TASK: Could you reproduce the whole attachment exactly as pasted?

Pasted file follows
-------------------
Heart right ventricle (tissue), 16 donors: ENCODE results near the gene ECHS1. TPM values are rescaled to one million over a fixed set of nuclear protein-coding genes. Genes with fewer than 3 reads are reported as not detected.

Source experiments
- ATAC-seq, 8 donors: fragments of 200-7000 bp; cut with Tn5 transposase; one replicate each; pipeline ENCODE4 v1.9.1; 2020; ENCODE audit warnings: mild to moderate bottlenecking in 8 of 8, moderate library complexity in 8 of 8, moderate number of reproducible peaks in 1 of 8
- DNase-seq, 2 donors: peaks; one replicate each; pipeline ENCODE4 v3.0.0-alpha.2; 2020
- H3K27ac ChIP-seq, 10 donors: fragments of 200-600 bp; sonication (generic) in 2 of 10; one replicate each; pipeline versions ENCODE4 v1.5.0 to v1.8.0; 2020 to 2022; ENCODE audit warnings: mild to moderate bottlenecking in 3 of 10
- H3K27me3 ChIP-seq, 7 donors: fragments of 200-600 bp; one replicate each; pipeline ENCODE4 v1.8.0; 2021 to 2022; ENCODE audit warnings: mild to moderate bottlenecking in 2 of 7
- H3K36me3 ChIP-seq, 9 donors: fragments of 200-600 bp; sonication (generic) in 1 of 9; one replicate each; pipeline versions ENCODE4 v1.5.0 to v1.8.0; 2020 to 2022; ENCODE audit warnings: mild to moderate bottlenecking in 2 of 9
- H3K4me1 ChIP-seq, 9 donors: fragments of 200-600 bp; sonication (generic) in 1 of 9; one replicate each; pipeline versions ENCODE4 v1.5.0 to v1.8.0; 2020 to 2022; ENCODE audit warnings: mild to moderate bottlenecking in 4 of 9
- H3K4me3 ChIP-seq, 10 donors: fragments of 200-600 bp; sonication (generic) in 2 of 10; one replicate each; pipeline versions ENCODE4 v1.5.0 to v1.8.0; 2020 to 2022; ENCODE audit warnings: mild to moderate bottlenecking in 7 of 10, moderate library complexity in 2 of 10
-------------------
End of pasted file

Heart right ventricle (tissue), 16 donors: ENCODE results near the gene ECHS1. TPM values are rescaled to one million over a fixed set of nuclear protein-coding genes. Genes with fewer than 3 reads are reported as not detected.

Source experiments
- ATAC-seq, 8 donors: fragments of 200-7000 bp; cut with Tn5 transposase; one replicate each; pipeline ENCODE4 v1.9.1; 2020; ENCODE audit warnings: mild to moderate bottlenecking in 8 of 8, moderate library complexity in 8 of 8, moderate number of reproducible peaks in 1 of 8
- DNase-seq, 2 donors: peaks; one replicate each; pipeline ENCODE4 v3.0.0-alpha.2; 2020
- H3K27ac ChIP-seq, 10 donors: fragments of 200-600 bp; sonication (generic) in 2 of 10; one replicate each; pipeline versions ENCODE4 v1.5.0 to v1.8.0; 2020 to 2022; ENCODE audit warnings: mild to moderate bottlenecking in 3 of 10
- H3K27me3 ChIP-seq, 7 donors: fragments of 200-600 bp; one replicate each; pipeline ENCODE4 v1.8.0; 2021 to 2022; ENCODE audit warnings: mild to moderate bottlenecking in 2 of 7
- H3K36me3 ChIP-seq, 9 donors: fragments of 200-600 bp; sonication (generic) in 1 of 9; one replicate each; pipeline versions ENCODE4 v1.5.0 to v1.8.0; 2020 to 2022; ENCODE audit warnings: mild to moderate bottlenecking in 2 of 9
- H3K4me1 ChIP-seq, 9 donors: fragments of 200-600 bp; sonication (generic) in 1 of 9; one replicate each; pipeline versions ENCODE4 v1.5.0 to v1.8.0; 2020 to 2022; ENCODE audit warnings: mild to moderate bottlenecking in 4 of 9
- H3K4me3 ChIP-seq, 10 donors: fragments of 200-600 bp; sonication (generic) in 2 of 10; one replicate each; pipeline versions ENCODE4 v1.5.0 to v1.8.0; 2020 to 2022; ENCODE audit warnings: mild to moderate bottlenecking in 7 of 10, moderate library complexity in 2 of 10